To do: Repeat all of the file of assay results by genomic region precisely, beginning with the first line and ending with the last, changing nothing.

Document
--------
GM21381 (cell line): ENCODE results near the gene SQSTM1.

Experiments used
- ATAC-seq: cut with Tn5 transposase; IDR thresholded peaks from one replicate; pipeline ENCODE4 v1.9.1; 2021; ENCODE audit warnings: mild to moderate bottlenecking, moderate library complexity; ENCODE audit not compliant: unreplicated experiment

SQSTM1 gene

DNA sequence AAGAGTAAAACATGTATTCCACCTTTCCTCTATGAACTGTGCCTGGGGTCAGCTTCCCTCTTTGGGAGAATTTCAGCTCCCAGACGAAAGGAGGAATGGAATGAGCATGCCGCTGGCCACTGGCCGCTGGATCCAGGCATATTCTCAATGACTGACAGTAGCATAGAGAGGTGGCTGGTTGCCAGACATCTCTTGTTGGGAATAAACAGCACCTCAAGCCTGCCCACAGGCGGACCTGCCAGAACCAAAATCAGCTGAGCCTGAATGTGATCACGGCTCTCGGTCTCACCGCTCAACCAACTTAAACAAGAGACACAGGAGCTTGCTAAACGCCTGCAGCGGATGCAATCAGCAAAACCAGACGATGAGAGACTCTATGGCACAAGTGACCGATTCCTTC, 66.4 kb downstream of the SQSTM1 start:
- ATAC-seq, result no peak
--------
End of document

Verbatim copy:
GM21381 (cell line): ENCODE results near the gene SQSTM1.

Experiments used
- ATAC-seq: cut with Tn5 transposase; IDR thresholded peaks from one replicate; pipeline ENCODE4 v1.9.1; 2021; ENCODE audit warnings: mild to moderate bottlenecking, moderate library complexity; ENCODE audit not compliant: unreplicated experiment

SQSTM1 gene

DNA sequence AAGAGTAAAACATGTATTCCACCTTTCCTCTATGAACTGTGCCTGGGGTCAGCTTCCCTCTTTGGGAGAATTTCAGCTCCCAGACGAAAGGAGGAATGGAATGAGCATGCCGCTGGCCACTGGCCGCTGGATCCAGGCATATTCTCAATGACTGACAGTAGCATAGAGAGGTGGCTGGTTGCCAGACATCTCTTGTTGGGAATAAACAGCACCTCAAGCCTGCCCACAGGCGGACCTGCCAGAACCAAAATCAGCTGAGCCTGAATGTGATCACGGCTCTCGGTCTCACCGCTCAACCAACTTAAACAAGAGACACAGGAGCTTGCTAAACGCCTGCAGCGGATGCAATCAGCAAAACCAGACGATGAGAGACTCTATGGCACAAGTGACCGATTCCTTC, 66.4 kb downstream of the SQSTM1 start:
- ATAC-seq, result no peak